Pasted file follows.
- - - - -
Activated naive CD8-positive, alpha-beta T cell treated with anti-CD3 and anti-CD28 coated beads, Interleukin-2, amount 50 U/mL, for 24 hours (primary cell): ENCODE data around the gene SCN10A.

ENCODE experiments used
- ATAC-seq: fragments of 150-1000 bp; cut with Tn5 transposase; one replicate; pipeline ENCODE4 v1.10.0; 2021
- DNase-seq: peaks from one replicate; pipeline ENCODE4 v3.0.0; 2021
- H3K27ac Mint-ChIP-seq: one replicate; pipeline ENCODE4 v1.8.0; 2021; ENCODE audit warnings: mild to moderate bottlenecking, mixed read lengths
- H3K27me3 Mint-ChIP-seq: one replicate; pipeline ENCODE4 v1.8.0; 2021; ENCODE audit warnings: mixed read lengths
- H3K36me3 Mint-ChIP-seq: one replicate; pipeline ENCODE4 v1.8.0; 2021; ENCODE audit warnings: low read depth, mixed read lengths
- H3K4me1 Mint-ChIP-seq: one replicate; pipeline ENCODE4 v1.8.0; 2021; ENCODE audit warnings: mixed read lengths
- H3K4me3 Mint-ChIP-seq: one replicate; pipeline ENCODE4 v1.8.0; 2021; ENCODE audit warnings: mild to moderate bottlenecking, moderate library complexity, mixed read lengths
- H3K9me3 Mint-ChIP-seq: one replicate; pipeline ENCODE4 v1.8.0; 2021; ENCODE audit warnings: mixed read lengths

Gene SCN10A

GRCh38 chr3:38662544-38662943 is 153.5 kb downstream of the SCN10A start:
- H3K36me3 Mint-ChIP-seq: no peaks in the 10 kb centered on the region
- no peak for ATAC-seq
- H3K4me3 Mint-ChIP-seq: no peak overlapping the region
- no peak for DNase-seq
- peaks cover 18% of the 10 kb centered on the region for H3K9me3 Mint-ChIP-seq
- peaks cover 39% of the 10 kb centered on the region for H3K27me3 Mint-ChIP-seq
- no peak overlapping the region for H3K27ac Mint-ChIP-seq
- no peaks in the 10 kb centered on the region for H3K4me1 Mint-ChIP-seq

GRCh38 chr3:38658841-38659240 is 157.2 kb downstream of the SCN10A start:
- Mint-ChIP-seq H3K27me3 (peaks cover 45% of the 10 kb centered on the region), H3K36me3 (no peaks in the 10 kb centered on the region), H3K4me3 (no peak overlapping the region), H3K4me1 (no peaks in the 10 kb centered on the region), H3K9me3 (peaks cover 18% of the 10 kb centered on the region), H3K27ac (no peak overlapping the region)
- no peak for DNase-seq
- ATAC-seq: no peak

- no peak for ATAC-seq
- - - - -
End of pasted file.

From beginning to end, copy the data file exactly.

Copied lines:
Activated naive CD8-positive, alpha-beta T cell treated with anti-CD3 and anti-CD28 coated beads, Interleukin-2, amount 50 U/mL, for 24 hours (primary cell): ENCODE data around the gene SCN10A.

ENCODE experiments used
- ATAC-seq: fragments of 150-1000 bp; cut with Tn5 transposase; one replicate; pipeline ENCODE4 v1.10.0; 2021
- DNase-seq: peaks from one replicate; pipeline ENCODE4 v3.0.0; 2021
- H3K27ac Mint-ChIP-seq: one replicate; pipeline ENCODE4 v1.8.0; 2021; ENCODE audit warnings: mild to moderate bottlenecking, mixed read lengths
- H3K27me3 Mint-ChIP-seq: one replicate; pipeline ENCODE4 v1.8.0; 2021; ENCODE audit warnings: mixed read lengths
- H3K36me3 Mint-ChIP-seq: one replicate; pipeline ENCODE4 v1.8.0; 2021; ENCODE audit warnings: low read depth, mixed read lengths
- H3K4me1 Mint-ChIP-seq: one replicate; pipeline ENCODE4 v1.8.0; 2021; ENCODE audit warnings: mixed read lengths
- H3K4me3 Mint-ChIP-seq: one replicate; pipeline ENCODE4 v1.8.0; 2021; ENCODE audit warnings: mild to moderate bottlenecking, moderate library complexity, mixed read lengths
- H3K9me3 Mint-ChIP-seq: one replicate; pipeline ENCODE4 v1.8.0; 2021; ENCODE audit warnings: mixed read lengths

Gene SCN10A

GRCh38 chr3:38662544-38662943 is 153.5 kb downstream of the SCN10A start:
- H3K36me3 Mint-ChIP-seq: no peaks in the 10 kb centered on the region
- no peak for ATAC-seq
- H3K4me3 Mint-ChIP-seq: no peak overlapping the region
- no peak for DNase-seq
- peaks cover 18% of the 10 kb centered on the region for H3K9me3 Mint-ChIP-seq
- peaks cover 39% of the 10 kb centered on the region for H3K27me3 Mint-ChIP-seq
- no peak overlapping the region for H3K27ac Mint-ChIP-seq
- no peaks in the 10 kb centered on the region for H3K4me1 Mint-ChIP-seq

GRCh38 chr3:38658841-38659240 is 157.2 kb downstream of the SCN10A start:
- Mint-ChIP-seq H3K27me3 (peaks cover 45% of the 10 kb centered on the region), H3K36me3 (no peaks in the 10 kb centered on the region), H3K4me3 (no peak overlapping the region), H3K4me1 (no peaks in the 10 kb centered on the region), H3K9me3 (peaks cover 18% of the 10 kb centered on the region), H3K27ac (no peak overlapping the region)
- no peak for DNase-seq
- ATAC-seq: no peak

- no peak for ATAC-seq